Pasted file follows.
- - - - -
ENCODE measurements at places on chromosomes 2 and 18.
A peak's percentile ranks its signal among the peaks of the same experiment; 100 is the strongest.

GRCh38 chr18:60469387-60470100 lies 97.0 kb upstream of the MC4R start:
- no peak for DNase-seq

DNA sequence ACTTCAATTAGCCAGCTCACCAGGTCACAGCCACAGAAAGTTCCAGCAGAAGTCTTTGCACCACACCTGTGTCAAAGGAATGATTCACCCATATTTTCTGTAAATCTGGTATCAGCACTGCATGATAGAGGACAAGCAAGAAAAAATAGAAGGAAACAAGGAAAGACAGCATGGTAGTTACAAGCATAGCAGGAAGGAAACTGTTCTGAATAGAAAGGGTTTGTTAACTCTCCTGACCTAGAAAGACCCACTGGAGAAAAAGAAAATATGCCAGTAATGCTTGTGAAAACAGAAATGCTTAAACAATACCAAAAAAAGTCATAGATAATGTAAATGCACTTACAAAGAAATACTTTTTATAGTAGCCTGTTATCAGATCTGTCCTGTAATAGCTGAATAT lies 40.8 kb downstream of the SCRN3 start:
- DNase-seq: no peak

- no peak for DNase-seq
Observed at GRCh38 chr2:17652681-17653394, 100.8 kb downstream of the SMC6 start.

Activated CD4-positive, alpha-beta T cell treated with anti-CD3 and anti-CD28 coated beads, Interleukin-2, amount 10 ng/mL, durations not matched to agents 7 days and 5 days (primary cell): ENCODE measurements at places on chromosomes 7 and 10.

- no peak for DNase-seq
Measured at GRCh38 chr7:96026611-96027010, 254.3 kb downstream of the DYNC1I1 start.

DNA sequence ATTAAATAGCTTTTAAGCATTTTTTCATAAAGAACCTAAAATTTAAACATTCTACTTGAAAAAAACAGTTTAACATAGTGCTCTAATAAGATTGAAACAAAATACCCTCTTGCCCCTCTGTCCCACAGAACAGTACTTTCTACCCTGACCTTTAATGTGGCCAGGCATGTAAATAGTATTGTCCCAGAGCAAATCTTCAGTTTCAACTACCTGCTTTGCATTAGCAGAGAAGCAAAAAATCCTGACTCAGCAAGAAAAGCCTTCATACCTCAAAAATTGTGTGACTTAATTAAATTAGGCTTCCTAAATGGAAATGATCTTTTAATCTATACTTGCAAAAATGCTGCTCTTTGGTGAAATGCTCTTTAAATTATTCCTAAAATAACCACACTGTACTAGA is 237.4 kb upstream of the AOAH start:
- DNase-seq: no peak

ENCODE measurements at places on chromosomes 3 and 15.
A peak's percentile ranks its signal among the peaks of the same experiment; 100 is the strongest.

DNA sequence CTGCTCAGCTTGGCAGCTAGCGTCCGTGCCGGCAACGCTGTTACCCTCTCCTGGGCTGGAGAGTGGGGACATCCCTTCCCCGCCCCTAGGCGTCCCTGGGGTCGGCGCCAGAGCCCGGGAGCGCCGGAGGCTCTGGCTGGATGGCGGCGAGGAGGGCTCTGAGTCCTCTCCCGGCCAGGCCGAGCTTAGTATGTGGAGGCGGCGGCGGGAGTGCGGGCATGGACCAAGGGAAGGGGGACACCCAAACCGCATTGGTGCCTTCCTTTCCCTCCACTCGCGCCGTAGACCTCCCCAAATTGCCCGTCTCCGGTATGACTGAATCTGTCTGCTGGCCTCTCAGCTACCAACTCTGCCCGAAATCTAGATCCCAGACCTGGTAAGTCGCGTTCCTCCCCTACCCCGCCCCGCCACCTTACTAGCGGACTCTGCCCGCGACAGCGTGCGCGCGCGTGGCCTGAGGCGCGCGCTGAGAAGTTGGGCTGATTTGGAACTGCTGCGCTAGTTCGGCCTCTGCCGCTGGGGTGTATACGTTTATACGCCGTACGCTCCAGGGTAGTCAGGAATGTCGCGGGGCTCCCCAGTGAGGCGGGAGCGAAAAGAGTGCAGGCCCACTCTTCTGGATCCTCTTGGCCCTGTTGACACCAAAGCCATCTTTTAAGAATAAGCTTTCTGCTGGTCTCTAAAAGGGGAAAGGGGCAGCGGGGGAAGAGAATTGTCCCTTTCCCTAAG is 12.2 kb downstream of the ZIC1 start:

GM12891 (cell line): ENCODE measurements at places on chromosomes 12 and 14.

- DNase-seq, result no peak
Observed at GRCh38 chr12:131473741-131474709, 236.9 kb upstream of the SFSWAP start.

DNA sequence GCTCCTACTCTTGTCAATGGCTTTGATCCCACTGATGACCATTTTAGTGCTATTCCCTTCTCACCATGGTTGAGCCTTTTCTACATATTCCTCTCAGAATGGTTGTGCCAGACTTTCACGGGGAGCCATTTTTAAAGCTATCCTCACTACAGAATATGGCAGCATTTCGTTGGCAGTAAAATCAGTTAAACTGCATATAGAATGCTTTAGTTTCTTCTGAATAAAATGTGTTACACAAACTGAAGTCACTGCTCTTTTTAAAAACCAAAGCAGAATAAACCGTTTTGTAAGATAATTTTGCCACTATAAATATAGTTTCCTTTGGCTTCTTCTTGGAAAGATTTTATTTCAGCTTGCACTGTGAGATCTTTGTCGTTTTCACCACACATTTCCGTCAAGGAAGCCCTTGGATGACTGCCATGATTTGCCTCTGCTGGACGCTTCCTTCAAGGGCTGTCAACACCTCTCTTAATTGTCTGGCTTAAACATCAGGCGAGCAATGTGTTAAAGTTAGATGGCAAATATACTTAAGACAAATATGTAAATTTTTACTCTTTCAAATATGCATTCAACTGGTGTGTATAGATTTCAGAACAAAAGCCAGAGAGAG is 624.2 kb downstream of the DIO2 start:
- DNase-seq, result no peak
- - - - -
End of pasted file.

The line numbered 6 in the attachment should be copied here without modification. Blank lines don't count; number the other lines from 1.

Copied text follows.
- DNase-seq: no peak